Getting fired is a huge blow to us, not only in terms of our career as nurses but personally as well. If you’re not able to get past the experience, you’re likely to get stuck on the same page in fear of experiencing rejection.
1. Put things into perspective
For nurses who have worked so hard to earn their licenses, getting fired from work can be a bit difficult to take in. There’s the fear of not being able to work again, losing their license and the anxiety of committing the same mistakes.
Before you can rebuild your nursing career, it’s important that you gain a proper perspective of the things that happened and what may happen. You need to overcome your fear and anxiety to be able to gain back your confidence in your skills. If you won’t be able to convince yourself that you can do the job, employers may also find it hard to believe and hire you.
2. Find a support system
Depression is a common reaction among people who got laid off from work. However, although normal, it doesn’t necessarily mean that you can just let it consume you. Most of the time, depression can be accompanied by mood lability, anxiety attacks, and even anger. The effects of being unemployed can make things a lot worse for you, too.
There’s no definite timeline as to when these emotions will put to a screeching halt. It can take weeks or even months before you can get back to your normal self. While adjusting, you can try to be an active member of your nursing group or join one in case you’re not affiliated with any group yet.
“When I was terminated, the first person I reached out to was my clinical instructor from my nursing school. We’ve been friends right after graduation and I was able to work with her sometime in my career. Although I was not able to get my job back, my instructor helped me cope and find a better work,” a 2-year head nurse shared.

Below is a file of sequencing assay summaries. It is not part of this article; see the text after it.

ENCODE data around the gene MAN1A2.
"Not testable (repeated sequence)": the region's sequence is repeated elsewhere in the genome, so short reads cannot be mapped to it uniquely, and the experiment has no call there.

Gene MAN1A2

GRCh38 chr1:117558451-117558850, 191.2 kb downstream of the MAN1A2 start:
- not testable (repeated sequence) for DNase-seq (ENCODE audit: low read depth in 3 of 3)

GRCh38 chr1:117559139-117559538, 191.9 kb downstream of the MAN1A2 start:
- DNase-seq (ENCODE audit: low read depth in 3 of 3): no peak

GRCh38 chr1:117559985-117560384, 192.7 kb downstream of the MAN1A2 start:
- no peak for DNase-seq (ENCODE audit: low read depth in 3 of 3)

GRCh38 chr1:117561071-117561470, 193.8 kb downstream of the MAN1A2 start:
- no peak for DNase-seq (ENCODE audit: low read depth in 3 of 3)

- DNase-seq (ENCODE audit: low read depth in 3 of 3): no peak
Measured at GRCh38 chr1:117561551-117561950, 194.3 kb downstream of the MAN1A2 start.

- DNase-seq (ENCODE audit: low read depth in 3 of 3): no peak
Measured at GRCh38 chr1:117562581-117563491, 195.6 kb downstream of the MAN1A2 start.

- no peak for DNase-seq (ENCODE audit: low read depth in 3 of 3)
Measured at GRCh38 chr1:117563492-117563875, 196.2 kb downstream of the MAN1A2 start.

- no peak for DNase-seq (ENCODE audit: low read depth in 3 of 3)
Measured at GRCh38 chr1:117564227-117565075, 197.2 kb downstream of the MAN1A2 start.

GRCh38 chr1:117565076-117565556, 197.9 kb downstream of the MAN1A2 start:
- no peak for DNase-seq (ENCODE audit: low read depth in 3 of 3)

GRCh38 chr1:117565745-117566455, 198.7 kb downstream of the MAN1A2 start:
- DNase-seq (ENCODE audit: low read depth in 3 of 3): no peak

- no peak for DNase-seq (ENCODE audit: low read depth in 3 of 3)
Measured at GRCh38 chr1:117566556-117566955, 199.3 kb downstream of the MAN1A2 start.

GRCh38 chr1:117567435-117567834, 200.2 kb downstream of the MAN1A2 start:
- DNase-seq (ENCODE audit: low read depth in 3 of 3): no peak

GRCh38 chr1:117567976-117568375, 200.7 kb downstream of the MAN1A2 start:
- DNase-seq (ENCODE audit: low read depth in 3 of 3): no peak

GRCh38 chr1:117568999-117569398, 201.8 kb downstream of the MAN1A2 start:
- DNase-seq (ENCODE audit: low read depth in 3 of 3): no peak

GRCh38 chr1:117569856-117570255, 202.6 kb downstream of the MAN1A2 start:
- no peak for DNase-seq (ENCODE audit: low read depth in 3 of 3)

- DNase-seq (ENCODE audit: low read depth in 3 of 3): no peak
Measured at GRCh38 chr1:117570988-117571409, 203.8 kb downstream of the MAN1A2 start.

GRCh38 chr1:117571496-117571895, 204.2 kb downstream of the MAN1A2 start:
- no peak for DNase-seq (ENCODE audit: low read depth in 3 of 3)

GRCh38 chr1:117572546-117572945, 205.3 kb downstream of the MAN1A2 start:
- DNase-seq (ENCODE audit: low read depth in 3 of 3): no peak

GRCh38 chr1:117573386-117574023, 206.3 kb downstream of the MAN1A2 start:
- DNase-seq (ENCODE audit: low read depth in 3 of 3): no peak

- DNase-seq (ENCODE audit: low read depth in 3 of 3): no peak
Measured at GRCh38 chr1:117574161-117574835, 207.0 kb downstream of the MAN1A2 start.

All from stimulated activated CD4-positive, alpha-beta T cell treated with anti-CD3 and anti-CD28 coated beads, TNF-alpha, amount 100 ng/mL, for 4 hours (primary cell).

3. Seek a volunteer position
Finding a paid job straight after getting fired can be difficult. Instead of hunting for such jobs, you can try applying for a volunteer position. This can help increase your work experience which you can talk about in your next interview. It will also help you adjust to the situation better than sitting at home and feeling frustrated about yourself.
“A few weeks after I got fired, I applied for a volunteer nursing job in one of our local clinics in the area. I decided to apply to the position just to get my mind off of overthinking. I didn’t expect it to happen, but I got hired formally by the same institution just after two months of doing volunteer work for them,” a 28-year old male nurse said.
4. Stay positive
Termination doesn’t always mean you did something bad. Employers can terminate their nurses if they’ve been with them for too many years already. They can also fire employees who are already on the high end of their pay scale. No matter what brought your termination, it’s essential that you keep a positive outlook about your job.
5. Own it
Whatever the reason is for your termination, it’s important that you take responsibility for it. If you don’t own it, you’re likely to blame other people and the situation for what’s happening to you. As a result, you’ll find it hard to talk about your strengths since you’ll be busy badmouthing your previous work.
Take for example the effects of short staffing. If you failed to give or you gave the wrong medications to one of your patients, you can’t put all the blame in your working condition. You should own up to your negligence.
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